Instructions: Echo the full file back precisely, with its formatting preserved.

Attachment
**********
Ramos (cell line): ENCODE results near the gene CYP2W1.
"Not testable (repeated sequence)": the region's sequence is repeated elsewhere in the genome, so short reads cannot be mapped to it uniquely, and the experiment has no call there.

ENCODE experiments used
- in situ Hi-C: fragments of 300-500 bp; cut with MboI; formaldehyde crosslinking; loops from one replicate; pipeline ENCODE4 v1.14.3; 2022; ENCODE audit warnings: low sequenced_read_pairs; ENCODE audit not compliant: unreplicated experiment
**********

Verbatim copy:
Ramos (cell line): ENCODE results near the gene CYP2W1.
"Not testable (repeated sequence)": the region's sequence is repeated elsewhere in the genome, so short reads cannot be mapped to it uniquely, and the experiment has no call there.

ENCODE experiments used
- in situ Hi-C: fragments of 300-500 bp; cut with MboI; formaldehyde crosslinking; loops from one replicate; pipeline ENCODE4 v1.14.3; 2022; ENCODE audit warnings: low sequenced_read_pairs; ENCODE audit not compliant: unreplicated experiment